Thursday, August 10, 2017

De Wint's Colors

"Peter De Wint’s (1784-1849) usual palette had the following twelve colours : vermilion, Indian red, Prussian or cyanine blue, brown madder, pink madder, sepia, gamboge, yellow ochre, burnt sienna, purple lake, brown pink, and indigo.

"To these, for occasional use, he added four others in half-cakes: orange ochre, Vandyke brown, olive green cobalt, and emerald green.

"All these pigments were in hard cakes, but they were kept soft with water when in use. De Wint designed his own box, as he disliked to mix his washes on the enamelled leaves with which the trade boxes were fitted. He preferred bright metal leaves with a silver-like surface.

"He employed two brushes, both large and round, but one was old and worn, while the other was new and came to a fine point."
Excerpted from: "Masters of English Landscape Painting: J. S. Cotman. David Cox, Peter De Wint" by Charles Holme, available from Google Books and and in book form from Amazon.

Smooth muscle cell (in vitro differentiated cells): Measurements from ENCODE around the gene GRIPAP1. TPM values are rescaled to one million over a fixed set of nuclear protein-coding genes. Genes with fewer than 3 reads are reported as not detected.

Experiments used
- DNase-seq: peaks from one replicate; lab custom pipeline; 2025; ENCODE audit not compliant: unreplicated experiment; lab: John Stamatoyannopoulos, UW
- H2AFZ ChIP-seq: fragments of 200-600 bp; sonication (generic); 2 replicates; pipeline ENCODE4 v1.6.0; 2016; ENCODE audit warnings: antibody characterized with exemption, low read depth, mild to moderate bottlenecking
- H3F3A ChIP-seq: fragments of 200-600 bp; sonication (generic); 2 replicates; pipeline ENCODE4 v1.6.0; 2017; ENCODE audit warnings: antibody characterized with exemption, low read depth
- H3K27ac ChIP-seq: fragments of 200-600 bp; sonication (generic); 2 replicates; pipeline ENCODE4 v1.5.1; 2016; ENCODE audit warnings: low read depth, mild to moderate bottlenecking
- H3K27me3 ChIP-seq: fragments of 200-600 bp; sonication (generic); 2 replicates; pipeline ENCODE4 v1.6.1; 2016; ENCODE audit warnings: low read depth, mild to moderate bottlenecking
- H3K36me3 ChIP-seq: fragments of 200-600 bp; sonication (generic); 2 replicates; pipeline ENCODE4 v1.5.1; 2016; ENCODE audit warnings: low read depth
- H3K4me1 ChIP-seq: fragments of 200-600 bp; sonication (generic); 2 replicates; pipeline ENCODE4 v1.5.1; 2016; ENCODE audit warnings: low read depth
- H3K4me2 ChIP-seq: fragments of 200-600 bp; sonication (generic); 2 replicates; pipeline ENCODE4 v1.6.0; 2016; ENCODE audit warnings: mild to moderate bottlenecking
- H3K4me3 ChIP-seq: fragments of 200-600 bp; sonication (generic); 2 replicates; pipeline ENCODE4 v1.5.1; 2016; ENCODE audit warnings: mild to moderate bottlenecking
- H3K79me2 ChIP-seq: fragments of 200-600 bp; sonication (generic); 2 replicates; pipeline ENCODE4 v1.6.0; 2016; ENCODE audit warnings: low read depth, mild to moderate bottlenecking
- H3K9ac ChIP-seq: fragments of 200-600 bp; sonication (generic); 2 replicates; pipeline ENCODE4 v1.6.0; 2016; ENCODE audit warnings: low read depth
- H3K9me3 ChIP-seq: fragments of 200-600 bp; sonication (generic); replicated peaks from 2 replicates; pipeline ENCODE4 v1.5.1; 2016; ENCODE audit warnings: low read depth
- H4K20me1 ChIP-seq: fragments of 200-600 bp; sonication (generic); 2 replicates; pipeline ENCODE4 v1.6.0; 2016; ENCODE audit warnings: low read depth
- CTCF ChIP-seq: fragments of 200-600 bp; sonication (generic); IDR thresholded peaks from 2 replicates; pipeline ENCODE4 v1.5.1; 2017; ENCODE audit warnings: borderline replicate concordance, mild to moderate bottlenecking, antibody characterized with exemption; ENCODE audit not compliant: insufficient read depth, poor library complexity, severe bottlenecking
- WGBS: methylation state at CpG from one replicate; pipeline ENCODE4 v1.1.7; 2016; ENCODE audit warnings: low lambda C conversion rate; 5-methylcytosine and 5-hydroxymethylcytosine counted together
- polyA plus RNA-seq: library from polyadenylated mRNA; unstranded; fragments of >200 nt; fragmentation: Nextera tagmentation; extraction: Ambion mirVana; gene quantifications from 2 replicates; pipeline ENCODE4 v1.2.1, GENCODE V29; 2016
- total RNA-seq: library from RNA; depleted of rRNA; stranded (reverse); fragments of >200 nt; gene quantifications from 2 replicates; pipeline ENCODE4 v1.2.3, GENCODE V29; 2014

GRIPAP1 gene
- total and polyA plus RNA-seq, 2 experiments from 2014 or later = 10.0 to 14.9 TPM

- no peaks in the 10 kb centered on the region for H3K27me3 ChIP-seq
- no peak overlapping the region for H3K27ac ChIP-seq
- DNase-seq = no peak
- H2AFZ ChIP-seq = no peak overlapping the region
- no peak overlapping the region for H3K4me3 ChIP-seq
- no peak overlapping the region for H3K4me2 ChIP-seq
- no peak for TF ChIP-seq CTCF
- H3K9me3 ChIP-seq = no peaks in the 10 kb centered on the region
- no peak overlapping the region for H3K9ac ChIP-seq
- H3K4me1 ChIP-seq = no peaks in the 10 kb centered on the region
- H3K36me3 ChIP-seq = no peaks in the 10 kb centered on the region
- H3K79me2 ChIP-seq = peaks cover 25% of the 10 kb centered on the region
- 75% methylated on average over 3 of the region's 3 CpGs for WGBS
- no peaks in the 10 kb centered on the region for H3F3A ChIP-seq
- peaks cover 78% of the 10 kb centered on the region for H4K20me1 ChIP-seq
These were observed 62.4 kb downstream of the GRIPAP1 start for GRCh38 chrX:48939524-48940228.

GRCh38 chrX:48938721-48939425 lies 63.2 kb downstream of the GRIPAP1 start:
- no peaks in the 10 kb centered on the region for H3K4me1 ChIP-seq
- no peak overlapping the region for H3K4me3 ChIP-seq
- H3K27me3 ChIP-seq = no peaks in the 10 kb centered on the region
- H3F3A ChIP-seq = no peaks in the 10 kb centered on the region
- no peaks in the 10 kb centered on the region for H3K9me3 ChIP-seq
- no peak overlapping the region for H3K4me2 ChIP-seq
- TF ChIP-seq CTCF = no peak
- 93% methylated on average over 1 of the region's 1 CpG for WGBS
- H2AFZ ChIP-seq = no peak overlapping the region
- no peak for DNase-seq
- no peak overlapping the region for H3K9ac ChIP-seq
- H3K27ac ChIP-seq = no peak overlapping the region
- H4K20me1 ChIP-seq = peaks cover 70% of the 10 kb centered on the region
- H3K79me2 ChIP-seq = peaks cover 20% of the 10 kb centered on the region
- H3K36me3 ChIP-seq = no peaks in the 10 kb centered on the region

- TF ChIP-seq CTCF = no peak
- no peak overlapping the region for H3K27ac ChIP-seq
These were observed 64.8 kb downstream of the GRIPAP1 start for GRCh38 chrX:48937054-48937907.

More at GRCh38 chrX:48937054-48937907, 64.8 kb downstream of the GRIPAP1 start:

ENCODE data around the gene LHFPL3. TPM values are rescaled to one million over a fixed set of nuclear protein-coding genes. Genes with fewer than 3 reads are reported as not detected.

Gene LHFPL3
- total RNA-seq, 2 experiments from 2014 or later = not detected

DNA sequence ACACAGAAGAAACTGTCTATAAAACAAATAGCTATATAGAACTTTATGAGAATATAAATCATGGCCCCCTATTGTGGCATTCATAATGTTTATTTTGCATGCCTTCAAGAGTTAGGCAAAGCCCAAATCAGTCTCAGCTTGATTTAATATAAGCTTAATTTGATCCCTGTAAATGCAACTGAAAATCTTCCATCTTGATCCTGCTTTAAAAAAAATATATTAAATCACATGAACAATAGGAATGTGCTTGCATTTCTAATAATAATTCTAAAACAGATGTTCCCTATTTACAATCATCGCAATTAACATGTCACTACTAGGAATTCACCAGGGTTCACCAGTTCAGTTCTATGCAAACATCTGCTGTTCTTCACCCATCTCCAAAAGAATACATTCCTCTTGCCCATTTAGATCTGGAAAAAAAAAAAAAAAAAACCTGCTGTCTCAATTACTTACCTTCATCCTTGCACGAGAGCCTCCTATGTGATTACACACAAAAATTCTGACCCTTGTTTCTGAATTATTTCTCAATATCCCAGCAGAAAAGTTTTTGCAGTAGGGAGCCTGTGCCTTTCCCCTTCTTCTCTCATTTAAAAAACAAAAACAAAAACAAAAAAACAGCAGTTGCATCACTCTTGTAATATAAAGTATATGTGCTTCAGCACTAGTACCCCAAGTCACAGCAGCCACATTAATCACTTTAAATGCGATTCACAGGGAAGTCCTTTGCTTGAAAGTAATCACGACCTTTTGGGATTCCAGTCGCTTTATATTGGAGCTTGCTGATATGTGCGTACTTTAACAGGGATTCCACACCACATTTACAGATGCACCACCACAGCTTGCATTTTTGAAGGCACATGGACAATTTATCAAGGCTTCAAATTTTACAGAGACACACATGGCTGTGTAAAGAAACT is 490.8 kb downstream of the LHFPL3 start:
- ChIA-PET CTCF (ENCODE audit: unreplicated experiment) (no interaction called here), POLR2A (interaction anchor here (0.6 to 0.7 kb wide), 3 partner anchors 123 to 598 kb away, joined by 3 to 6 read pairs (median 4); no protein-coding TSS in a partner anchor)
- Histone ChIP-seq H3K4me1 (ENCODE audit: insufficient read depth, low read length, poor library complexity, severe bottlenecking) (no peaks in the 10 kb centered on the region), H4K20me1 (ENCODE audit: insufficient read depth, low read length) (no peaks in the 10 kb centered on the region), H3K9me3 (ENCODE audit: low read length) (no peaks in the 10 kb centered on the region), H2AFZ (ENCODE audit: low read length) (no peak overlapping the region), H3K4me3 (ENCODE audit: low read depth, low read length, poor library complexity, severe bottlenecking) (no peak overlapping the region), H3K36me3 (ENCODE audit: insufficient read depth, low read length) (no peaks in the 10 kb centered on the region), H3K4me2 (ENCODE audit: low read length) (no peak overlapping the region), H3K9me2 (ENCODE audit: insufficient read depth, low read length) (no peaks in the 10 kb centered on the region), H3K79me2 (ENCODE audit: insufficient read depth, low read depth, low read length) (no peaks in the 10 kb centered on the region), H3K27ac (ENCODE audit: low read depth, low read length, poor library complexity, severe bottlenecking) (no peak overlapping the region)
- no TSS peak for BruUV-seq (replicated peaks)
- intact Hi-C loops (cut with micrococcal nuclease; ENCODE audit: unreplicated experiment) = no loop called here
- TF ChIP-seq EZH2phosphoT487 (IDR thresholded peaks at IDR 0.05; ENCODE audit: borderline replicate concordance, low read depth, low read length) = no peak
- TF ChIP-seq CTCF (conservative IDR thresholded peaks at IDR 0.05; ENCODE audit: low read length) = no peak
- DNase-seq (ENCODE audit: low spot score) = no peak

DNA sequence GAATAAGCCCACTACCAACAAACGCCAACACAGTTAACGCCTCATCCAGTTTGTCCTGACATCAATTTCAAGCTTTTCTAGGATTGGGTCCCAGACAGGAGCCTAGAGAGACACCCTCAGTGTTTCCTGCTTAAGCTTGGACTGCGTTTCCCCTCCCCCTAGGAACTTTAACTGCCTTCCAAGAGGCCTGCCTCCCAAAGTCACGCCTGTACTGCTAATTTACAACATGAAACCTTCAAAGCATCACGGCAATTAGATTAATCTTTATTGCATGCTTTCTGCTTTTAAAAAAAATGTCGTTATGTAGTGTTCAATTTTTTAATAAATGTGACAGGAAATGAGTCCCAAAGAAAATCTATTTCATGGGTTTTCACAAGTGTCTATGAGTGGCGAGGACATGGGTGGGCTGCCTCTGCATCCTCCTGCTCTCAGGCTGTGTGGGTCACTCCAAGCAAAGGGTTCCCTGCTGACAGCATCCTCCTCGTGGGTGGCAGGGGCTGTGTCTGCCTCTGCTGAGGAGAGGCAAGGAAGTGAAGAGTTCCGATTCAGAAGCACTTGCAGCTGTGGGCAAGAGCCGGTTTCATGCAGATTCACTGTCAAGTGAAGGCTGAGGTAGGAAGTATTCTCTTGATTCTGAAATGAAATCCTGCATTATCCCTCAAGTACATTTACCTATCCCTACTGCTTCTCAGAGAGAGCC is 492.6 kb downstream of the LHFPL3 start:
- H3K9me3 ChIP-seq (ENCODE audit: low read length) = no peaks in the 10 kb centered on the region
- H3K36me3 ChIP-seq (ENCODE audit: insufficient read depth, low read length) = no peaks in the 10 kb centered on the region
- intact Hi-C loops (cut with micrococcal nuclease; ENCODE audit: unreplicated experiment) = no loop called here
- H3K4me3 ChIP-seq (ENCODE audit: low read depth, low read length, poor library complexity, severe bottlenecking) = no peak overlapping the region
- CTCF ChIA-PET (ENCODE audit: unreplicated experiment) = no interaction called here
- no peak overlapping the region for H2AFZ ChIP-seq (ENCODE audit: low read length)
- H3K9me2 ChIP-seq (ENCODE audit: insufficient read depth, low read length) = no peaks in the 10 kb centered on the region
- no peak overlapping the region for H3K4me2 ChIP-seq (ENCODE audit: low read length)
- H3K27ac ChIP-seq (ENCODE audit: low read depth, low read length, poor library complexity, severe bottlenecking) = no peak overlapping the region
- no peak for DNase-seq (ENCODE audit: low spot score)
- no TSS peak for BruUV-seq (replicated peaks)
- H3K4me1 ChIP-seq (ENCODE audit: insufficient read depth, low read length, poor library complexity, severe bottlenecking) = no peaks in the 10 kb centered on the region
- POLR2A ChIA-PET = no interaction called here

More about De Wint's life and technical process on


Linda Navroth said...

A very interesting mix of colors, which explains the unique look of his paintings. Greens were relegated to supplements. And this raised my eyebrows immediately: "He preferred bright metal leaves with a silver-like surface." Good lord! He just have painted under an umbrella often then!

Glenn Tait said...

Do you see any advantages of using a silver-like surface for mixing?

One thing that comes to mind is if it was more of a brushed metal surface it would be similar to using a middle grey palette. If it's as shiny as the text seems to indicate, it would reflect some of the colours/lighting of the environment he would be working In to some degree.